). This may suggest that the anterior/middle insula, and subsequent functional correlation findings, may be more pronounced in this population. Combat-related PTSD has received greater investigation in the literature and appears to have higher rates of PTSD subsequent to trauma and potentially reporting compared to other forms of PTSD (82
). However, there is no research to date on the neural differences between IPV and combat -related PTSD.
This study has several limitations. First, this group was comprised of women who had experienced relatively recent IPV. These findings cannot be presumed to extend to males, to those with more chronic PTSD, or to those with PTSD stemming from exposure to other types of trauma (e.g., combat). Second, we cannot determine whether the current findings reflect pre-existing processing differences in individuals who are more susceptible to developing PTSD (e.g., it should be noted that the IPV-PTSD group has slightly lower education levels, which might reflect subtle group differences in pre-trauma cognitive ability, thought to be a risk factor for PTSD development (83
), or are a consequence of the trauma and the post-trauma alterations. Third, future longitudinal studies with individuals exposed to IPV but failing to develop PTSD – a “resilient” comparison group that was lacking from the current study – would help distinguish neural systems involved in trauma exposure from those associated with PTSD, per se. Fourth, the lack of behavioral differences on the CPT task both within and between groups may indicate that the images have only a modest emotional impact. However, due to concerns about distressing subjects we did not include images we deemed too violent. We expect that we may see behavioral differences if stronger images were utilized. Fifth, we used the time series of the entire task as subjects to inspect connectivity rather than just during a single condition. This was done to maximize the within subject power of the connectivity analysis and to see how these networks behaved across anticipatory conditions, thus we do not assert that the functional relationships in this network are highly state dependant.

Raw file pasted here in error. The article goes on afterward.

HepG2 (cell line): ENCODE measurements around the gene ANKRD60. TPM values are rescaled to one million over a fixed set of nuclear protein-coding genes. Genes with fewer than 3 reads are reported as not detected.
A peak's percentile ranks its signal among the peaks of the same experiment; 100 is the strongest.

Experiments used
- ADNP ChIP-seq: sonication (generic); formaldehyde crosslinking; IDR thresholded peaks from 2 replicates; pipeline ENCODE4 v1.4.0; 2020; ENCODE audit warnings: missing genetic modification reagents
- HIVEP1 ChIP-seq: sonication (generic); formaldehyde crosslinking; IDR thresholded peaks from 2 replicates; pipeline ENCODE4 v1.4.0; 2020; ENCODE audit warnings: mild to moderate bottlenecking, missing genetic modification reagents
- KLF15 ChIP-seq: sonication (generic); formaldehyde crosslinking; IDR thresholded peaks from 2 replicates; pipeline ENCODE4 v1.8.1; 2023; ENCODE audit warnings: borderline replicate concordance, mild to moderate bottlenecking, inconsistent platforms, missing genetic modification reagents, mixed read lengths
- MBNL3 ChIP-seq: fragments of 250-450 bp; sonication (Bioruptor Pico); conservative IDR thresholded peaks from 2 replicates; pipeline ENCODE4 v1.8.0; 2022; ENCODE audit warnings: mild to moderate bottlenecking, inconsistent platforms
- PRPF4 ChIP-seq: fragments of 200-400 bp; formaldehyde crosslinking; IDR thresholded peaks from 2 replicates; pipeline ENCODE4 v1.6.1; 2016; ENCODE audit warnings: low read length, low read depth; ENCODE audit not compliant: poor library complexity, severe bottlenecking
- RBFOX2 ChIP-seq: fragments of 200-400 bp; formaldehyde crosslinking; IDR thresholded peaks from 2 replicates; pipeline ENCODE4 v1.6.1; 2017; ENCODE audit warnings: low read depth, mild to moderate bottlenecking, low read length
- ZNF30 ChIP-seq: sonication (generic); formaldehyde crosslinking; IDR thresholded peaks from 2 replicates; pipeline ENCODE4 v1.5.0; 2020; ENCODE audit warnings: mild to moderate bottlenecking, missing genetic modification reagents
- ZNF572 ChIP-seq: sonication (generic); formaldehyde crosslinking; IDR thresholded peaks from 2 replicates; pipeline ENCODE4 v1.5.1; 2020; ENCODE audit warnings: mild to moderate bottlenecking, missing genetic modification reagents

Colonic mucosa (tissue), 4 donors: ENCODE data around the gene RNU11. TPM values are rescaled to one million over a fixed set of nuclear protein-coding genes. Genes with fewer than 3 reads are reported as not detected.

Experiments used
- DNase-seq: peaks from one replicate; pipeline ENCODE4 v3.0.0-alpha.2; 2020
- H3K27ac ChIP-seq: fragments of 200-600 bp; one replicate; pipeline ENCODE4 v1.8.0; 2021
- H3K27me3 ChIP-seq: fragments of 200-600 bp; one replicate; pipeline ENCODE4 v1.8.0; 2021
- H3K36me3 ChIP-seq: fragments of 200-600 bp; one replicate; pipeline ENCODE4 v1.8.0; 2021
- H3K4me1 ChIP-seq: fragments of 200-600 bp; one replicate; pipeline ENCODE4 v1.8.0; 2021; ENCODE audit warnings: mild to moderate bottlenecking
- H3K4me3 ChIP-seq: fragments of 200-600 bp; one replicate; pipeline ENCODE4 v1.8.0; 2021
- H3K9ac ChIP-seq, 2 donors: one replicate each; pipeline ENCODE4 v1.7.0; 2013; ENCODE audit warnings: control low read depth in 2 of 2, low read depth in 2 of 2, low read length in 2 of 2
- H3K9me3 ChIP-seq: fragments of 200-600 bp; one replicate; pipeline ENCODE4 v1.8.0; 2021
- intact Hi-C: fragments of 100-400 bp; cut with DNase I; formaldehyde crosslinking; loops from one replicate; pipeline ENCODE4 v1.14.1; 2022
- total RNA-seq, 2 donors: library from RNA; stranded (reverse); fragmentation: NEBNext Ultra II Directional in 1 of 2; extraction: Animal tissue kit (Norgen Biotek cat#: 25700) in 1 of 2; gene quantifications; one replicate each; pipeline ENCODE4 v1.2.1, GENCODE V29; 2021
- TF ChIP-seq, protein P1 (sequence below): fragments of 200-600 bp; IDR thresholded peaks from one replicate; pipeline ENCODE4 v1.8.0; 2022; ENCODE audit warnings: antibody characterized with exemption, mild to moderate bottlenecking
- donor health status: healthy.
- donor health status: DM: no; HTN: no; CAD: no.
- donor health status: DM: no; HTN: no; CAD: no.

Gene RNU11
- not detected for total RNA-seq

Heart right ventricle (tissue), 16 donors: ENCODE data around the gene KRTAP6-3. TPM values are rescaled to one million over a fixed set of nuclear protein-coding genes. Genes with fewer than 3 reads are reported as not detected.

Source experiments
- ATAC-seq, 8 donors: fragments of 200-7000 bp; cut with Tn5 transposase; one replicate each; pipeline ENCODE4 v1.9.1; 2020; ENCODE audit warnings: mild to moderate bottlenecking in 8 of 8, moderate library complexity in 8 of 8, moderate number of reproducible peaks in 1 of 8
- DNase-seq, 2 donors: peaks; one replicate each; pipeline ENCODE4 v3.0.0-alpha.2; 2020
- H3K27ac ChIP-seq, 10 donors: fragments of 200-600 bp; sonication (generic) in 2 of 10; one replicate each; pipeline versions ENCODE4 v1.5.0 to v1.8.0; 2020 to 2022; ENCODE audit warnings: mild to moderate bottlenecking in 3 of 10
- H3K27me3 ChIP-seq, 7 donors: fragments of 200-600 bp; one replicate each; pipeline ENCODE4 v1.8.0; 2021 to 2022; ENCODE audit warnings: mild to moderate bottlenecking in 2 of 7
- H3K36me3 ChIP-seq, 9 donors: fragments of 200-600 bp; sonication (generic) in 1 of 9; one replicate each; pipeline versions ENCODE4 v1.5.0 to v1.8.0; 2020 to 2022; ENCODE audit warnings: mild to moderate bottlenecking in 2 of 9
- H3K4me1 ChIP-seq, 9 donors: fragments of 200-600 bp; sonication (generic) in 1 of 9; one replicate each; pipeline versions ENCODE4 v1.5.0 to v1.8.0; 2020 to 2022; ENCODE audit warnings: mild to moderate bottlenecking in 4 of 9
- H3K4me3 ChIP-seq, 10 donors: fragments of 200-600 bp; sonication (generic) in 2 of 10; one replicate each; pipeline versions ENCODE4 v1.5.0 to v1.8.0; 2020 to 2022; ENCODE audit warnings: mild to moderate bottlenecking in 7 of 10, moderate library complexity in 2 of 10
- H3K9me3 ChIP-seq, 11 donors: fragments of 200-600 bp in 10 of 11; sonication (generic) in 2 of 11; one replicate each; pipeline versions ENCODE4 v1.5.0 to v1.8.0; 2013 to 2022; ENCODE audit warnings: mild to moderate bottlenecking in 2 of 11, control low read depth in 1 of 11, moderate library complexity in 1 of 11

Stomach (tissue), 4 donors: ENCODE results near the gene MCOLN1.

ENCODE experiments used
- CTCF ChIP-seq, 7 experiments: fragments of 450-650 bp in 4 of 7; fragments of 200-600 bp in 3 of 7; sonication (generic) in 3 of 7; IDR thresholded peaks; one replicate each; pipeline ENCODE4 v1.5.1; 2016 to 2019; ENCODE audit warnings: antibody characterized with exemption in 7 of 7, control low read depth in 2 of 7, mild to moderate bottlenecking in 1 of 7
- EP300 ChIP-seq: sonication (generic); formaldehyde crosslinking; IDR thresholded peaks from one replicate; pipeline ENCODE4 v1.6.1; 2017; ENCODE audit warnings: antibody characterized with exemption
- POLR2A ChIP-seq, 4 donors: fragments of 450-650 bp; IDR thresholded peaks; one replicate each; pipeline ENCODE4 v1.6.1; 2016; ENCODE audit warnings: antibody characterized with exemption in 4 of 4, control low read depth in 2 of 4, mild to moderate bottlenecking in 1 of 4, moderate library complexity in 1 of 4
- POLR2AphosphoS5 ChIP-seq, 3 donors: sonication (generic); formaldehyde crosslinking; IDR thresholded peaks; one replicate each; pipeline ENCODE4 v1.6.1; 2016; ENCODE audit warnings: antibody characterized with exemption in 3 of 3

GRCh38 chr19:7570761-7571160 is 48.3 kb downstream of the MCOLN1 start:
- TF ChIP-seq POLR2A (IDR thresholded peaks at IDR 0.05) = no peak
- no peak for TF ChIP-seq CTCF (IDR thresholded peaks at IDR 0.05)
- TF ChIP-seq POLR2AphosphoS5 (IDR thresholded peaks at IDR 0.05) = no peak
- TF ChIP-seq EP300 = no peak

Anticipation of impending adverse events is potentially a major aspect of the negative effects of PTSD in IPV and may reflect the relationship between hyperarousal and avoidance. Pathological trauma reactions may be perpetuated via increased involvement of the anterior/middle insular cortex in processing negative anticipation, leading to avoidance of affective processing (which may be experienced as “numbing”), as indicated by decreased connectivity with the bilateral amygdala. Important follow up work should determine the heritability (e.g., through twin studies) of this pattern of connectivity and the degree to which treatment may effect this neuronal behavior in individuals with PTSD.